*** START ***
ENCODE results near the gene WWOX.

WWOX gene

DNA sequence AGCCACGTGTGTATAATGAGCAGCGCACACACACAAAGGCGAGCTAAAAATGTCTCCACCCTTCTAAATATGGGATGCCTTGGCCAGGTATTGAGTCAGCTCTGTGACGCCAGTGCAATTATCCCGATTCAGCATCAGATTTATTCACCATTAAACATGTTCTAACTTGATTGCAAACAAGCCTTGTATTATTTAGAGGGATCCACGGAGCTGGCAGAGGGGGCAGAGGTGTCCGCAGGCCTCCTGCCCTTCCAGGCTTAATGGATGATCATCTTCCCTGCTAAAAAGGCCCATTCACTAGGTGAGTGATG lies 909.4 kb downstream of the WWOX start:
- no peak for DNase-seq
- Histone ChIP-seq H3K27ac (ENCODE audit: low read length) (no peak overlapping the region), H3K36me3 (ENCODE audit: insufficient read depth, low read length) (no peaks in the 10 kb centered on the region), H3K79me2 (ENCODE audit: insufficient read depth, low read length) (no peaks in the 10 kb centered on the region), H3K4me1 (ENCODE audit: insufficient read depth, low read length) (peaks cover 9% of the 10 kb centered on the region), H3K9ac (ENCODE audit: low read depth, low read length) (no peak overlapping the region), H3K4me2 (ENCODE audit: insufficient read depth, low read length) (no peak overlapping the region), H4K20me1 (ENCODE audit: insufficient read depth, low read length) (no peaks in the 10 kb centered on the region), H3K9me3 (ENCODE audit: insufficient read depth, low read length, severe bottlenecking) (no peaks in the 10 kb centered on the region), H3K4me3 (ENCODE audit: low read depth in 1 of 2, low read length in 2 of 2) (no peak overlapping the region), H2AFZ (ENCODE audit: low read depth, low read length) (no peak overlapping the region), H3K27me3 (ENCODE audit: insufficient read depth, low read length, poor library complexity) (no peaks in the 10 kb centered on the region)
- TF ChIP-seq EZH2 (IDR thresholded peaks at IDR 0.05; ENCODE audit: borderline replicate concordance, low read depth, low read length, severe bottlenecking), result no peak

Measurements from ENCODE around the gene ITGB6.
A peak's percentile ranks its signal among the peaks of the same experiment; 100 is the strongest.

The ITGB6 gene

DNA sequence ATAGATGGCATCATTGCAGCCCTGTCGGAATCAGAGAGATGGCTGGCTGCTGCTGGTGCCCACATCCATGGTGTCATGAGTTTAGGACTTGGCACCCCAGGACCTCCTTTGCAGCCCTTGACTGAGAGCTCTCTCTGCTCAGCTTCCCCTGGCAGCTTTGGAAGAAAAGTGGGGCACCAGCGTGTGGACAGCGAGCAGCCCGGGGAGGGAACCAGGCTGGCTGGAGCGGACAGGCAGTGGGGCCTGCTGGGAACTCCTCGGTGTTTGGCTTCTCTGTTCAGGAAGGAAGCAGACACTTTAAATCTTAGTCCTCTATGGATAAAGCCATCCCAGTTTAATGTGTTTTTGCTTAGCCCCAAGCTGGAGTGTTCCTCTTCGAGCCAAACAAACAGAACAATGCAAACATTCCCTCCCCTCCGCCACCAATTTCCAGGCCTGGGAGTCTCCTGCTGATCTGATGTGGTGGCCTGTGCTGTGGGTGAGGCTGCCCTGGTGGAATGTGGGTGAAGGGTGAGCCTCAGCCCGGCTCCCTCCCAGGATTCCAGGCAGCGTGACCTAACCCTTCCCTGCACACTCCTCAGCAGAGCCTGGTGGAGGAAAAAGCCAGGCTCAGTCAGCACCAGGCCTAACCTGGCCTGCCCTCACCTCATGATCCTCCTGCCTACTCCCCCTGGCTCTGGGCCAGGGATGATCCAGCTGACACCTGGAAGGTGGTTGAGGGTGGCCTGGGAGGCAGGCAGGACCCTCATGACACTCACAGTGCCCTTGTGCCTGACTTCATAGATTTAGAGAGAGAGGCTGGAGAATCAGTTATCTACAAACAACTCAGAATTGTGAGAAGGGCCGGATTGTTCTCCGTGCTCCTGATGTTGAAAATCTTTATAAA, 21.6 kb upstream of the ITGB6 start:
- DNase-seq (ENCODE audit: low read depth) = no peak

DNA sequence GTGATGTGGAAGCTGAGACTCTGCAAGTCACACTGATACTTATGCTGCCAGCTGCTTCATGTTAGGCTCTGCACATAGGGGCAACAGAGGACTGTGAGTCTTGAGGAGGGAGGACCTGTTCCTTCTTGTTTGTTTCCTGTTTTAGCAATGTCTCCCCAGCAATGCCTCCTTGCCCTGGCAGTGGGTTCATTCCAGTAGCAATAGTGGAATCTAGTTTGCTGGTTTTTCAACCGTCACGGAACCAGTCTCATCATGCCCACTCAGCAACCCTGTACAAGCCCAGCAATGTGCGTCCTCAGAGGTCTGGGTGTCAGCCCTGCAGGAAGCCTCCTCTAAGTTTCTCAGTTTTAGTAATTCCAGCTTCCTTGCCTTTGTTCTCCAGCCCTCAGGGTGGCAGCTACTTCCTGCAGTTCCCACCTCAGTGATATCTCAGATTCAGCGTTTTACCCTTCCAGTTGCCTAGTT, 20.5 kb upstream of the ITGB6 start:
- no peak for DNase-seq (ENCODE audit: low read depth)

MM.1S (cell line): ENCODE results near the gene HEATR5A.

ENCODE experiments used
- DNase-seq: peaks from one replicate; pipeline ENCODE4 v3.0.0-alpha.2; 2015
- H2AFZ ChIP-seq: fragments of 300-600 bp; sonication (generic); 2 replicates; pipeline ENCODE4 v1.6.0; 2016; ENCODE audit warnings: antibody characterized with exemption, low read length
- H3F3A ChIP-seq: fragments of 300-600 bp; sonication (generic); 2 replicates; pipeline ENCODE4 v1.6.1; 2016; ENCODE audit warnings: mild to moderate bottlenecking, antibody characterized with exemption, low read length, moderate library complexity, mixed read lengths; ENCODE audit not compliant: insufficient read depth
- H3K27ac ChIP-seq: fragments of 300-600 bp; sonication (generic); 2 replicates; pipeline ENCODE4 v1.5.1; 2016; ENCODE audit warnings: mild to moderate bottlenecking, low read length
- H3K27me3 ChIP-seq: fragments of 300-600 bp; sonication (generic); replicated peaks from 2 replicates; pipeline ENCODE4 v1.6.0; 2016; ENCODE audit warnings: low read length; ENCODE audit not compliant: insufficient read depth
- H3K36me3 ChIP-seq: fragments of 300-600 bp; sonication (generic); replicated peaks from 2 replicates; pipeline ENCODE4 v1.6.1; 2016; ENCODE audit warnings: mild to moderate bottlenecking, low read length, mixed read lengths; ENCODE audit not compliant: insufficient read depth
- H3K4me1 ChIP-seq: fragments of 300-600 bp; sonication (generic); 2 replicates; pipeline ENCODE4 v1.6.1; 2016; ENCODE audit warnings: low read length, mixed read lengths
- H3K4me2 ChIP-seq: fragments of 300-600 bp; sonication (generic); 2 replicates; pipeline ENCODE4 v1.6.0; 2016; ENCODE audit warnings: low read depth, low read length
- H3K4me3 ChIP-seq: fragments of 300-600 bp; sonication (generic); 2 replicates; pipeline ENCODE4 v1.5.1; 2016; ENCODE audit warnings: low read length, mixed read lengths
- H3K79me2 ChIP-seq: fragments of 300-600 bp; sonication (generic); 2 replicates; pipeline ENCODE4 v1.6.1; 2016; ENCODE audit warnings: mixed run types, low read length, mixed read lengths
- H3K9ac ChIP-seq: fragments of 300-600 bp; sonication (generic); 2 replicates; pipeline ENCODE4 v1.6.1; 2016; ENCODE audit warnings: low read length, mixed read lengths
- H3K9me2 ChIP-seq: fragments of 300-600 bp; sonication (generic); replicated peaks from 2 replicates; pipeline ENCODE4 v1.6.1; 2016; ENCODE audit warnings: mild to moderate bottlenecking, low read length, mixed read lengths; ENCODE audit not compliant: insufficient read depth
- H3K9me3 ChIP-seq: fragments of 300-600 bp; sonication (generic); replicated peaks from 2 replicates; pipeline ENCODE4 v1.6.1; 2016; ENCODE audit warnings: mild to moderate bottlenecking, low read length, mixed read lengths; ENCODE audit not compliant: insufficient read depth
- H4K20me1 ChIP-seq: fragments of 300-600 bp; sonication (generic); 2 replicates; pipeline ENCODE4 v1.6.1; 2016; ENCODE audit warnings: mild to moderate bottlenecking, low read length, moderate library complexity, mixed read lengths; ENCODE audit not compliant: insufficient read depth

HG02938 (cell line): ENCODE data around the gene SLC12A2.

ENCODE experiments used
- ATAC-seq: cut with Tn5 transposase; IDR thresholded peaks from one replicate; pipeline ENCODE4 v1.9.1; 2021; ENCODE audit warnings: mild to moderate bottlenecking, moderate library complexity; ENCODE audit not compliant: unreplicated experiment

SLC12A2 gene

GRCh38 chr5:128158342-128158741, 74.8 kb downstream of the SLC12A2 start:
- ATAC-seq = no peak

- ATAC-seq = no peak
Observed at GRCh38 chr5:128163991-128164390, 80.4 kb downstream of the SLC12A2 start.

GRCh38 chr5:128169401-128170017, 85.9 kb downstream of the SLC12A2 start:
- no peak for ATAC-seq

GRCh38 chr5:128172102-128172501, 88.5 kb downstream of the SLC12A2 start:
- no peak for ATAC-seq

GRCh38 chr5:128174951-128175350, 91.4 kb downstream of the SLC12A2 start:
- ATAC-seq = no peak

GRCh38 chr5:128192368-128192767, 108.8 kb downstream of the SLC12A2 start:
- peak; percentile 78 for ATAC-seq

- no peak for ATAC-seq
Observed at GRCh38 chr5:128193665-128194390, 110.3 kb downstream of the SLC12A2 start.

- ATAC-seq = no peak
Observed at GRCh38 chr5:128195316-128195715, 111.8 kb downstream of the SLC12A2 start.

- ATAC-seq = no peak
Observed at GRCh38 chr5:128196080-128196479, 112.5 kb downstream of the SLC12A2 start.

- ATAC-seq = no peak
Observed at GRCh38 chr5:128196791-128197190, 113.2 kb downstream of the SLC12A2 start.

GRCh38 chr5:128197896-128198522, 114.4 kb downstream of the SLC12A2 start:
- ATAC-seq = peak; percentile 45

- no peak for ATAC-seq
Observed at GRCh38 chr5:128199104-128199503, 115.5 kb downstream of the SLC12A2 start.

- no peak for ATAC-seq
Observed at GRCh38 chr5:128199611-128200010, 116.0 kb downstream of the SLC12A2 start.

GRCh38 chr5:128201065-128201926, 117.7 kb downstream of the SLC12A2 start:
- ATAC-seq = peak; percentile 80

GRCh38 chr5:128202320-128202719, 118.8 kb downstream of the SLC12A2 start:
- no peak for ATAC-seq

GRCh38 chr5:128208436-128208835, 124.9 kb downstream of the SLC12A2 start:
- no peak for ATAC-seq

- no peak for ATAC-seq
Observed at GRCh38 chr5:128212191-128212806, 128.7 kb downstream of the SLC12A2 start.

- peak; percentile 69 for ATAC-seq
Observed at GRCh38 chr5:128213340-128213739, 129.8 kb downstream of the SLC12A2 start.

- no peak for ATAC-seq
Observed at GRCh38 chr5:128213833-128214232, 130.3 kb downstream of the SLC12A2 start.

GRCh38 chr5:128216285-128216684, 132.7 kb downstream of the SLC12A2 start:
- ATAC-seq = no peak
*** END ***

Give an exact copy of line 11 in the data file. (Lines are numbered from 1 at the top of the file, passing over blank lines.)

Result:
- DNase-seq (ENCODE audit: low read depth) = no peak